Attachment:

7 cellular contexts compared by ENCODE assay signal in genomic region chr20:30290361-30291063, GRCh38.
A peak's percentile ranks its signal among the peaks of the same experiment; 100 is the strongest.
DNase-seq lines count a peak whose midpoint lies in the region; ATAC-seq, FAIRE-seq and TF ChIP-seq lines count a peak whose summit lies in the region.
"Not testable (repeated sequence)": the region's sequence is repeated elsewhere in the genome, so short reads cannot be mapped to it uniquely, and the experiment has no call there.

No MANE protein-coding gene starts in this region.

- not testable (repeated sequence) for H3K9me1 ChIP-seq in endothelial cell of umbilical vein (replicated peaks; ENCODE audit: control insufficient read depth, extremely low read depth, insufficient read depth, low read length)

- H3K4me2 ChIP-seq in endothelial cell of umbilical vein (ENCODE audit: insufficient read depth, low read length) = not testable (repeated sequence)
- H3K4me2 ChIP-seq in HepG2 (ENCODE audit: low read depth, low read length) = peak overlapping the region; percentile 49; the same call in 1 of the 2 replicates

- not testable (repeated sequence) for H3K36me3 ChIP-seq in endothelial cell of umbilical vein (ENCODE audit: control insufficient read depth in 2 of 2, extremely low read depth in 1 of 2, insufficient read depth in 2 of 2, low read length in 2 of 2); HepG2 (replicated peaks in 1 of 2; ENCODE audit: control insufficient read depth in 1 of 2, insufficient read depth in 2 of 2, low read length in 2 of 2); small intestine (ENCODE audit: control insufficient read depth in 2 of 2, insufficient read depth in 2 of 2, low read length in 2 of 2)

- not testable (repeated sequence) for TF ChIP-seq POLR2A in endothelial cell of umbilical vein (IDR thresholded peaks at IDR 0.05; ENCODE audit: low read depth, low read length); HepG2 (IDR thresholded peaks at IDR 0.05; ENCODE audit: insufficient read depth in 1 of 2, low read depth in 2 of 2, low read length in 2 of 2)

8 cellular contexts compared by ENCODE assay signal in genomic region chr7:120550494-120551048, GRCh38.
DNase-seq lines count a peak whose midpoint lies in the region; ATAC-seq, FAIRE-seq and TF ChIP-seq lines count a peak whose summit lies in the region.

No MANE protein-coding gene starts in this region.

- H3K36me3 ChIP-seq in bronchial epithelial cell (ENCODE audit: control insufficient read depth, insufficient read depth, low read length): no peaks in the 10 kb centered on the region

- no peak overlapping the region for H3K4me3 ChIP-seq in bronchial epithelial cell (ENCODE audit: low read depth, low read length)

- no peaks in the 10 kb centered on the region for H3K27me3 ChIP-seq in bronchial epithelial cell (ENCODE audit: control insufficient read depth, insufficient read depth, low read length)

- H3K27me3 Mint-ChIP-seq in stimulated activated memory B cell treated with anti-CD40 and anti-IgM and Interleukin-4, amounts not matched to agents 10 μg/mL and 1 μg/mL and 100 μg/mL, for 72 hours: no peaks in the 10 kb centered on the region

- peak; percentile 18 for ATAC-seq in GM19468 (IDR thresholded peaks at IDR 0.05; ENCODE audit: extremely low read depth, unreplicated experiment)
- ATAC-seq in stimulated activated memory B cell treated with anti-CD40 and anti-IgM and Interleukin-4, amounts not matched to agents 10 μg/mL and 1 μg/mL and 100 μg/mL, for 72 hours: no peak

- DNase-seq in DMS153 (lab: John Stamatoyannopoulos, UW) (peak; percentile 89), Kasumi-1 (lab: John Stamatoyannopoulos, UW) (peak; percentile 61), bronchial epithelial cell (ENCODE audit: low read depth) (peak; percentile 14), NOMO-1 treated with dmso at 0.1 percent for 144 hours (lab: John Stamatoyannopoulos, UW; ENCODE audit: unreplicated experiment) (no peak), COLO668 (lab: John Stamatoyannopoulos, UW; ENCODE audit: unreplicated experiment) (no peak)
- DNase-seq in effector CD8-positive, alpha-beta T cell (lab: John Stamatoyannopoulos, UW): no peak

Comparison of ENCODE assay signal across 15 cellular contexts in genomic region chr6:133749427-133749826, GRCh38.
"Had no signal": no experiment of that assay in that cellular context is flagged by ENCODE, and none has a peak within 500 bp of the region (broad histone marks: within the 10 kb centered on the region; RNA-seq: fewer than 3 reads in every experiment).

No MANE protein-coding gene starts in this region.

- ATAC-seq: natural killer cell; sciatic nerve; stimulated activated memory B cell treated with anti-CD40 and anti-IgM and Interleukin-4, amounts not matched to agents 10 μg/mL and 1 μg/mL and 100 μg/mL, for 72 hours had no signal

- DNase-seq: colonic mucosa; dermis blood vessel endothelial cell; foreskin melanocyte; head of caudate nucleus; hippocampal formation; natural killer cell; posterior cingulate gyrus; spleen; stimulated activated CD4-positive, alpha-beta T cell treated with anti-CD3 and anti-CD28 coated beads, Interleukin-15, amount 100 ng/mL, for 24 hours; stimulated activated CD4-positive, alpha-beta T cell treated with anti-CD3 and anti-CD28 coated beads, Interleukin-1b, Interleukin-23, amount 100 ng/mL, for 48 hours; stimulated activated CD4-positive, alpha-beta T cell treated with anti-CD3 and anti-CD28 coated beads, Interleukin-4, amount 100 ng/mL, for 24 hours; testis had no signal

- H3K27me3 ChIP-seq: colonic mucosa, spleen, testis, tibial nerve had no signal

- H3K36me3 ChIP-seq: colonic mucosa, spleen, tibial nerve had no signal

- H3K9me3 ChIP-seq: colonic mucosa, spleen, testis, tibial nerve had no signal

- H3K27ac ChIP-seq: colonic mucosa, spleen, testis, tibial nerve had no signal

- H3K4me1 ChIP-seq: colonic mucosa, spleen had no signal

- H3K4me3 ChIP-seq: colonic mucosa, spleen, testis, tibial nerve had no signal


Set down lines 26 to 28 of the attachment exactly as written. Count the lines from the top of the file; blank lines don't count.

- DNase-seq: colonic mucosa; dermis blood vessel endothelial cell; foreskin melanocyte; head of caudate nucleus; hippocampal formation; natural killer cell; posterior cingulate gyrus; spleen; stimulated activated CD4-positive, alpha-beta T cell treated with anti-CD3 and anti-CD28 coated beads, Interleukin-15, amount 100 ng/mL, for 24 hours; stimulated activated CD4-positive, alpha-beta T cell treated with anti-CD3 and anti-CD28 coated beads, Interleukin-1b, Interleukin-23, amount 100 ng/mL, for 48 hours; stimulated activated CD4-positive, alpha-beta T cell treated with anti-CD3 and anti-CD28 coated beads, Interleukin-4, amount 100 ng/mL, for 24 hours; testis had no signal

- H3K27me3 ChIP-seq: colonic mucosa, spleen, testis, tibial nerve had no signal

- H3K36me3 ChIP-seq: colonic mucosa, spleen, tibial nerve had no signal